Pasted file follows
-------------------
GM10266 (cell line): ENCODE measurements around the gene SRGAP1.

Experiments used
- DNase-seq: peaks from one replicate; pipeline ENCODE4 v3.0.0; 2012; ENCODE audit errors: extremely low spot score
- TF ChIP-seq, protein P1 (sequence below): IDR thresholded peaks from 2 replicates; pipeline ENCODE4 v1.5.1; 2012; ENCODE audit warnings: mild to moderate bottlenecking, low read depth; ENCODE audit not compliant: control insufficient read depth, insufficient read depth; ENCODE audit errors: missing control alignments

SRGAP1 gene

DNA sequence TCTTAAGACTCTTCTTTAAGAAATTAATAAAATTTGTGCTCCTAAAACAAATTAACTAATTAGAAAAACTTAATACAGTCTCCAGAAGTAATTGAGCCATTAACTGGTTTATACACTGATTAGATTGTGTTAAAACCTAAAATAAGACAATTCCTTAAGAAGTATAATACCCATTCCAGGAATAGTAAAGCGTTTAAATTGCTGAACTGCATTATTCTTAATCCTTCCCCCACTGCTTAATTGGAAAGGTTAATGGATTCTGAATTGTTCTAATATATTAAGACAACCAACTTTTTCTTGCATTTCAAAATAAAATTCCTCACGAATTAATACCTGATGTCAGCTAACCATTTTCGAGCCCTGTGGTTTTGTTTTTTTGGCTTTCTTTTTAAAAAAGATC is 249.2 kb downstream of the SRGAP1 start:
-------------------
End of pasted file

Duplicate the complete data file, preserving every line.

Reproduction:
GM10266 (cell line): ENCODE measurements around the gene SRGAP1.

Experiments used
- DNase-seq: peaks from one replicate; pipeline ENCODE4 v3.0.0; 2012; ENCODE audit errors: extremely low spot score
- TF ChIP-seq, protein P1 (sequence below): IDR thresholded peaks from 2 replicates; pipeline ENCODE4 v1.5.1; 2012; ENCODE audit warnings: mild to moderate bottlenecking, low read depth; ENCODE audit not compliant: control insufficient read depth, insufficient read depth; ENCODE audit errors: missing control alignments

SRGAP1 gene

DNA sequence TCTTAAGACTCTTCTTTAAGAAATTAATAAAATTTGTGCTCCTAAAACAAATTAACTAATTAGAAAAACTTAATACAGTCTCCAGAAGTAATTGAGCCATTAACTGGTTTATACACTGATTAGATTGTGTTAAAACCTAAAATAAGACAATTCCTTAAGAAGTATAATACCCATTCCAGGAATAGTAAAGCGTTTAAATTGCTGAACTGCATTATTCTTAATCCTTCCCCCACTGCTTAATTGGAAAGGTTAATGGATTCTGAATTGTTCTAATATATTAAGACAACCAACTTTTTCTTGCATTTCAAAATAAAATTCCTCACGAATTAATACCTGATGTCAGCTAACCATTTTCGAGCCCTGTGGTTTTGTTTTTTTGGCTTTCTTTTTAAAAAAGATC is 249.2 kb downstream of the SRGAP1 start: